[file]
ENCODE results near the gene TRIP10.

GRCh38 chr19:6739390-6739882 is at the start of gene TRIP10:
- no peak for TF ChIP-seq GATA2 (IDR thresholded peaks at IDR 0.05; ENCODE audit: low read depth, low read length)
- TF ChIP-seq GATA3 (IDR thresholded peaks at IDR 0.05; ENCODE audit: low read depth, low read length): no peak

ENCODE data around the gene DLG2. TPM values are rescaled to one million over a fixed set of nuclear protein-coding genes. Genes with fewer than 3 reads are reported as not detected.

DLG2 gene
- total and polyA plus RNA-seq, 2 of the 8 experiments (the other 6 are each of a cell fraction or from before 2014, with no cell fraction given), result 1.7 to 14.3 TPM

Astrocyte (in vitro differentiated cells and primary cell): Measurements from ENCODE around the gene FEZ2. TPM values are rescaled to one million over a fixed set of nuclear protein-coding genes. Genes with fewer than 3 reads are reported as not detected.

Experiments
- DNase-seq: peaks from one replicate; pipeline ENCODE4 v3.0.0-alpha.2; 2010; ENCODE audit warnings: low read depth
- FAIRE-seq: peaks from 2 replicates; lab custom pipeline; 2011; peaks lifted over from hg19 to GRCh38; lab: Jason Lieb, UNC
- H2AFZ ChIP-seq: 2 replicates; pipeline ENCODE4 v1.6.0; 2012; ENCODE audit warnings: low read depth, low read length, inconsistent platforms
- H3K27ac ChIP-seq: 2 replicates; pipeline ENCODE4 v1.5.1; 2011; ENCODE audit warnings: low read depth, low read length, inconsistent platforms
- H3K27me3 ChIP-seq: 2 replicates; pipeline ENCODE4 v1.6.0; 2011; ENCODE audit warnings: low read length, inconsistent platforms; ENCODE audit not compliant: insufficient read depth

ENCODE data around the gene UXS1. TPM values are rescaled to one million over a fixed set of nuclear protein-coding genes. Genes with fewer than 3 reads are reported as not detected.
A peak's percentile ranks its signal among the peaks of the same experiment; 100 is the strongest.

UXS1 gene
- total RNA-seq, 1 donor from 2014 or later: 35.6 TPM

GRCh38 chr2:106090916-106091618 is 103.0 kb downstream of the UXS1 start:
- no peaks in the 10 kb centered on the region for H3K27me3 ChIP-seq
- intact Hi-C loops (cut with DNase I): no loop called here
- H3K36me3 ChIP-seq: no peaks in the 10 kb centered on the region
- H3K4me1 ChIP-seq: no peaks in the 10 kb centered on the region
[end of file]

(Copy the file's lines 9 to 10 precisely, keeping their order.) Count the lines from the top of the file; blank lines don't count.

Experiments
- DNase-seq: peaks from one replicate; pipeline ENCODE4 v3.0.0-alpha.2; 2010; ENCODE audit warnings: low read depth